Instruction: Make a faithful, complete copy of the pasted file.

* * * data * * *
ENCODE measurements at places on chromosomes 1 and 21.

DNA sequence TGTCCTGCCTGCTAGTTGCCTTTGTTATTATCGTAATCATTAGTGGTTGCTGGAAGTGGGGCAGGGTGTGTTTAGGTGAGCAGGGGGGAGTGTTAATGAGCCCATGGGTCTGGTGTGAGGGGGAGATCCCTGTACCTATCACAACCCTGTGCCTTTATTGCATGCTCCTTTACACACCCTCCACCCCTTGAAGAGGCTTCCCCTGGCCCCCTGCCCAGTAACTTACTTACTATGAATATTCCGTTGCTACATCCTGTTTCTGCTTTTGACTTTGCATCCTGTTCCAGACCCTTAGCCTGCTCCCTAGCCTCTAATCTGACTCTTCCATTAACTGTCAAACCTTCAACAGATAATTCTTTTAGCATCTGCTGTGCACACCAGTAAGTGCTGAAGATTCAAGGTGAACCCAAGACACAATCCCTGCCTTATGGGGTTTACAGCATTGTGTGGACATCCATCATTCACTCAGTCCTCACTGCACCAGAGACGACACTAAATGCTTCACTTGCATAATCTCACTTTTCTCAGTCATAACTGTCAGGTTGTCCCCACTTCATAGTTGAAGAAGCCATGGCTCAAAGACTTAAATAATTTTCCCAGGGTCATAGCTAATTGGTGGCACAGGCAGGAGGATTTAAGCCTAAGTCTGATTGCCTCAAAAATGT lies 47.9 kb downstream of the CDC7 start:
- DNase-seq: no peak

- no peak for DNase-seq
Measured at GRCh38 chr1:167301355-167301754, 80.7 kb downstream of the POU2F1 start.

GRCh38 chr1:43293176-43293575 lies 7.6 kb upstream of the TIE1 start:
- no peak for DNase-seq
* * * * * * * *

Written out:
ENCODE measurements at places on chromosomes 1 and 21.

DNA sequence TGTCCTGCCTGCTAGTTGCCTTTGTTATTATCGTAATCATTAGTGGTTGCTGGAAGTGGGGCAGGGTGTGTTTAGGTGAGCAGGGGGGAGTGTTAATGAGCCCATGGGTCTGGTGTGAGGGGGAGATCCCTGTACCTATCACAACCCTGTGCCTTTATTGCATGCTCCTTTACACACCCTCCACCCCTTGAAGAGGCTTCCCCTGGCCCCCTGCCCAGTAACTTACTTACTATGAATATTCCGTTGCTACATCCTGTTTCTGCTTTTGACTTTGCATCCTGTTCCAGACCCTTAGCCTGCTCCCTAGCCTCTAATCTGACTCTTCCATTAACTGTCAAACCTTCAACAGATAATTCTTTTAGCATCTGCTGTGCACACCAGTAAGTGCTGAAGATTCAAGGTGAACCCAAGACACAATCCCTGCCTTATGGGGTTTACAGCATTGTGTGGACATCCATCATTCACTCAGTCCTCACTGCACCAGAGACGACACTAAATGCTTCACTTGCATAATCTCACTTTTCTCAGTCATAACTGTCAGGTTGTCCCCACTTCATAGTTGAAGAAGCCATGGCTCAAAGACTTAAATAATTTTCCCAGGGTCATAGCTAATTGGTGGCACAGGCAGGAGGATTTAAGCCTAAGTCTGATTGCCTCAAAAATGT lies 47.9 kb downstream of the CDC7 start:
- DNase-seq: no peak

- no peak for DNase-seq
Measured at GRCh38 chr1:167301355-167301754, 80.7 kb downstream of the POU2F1 start.

GRCh38 chr1:43293176-43293575 lies 7.6 kb upstream of the TIE1 start:
- no peak for DNase-seq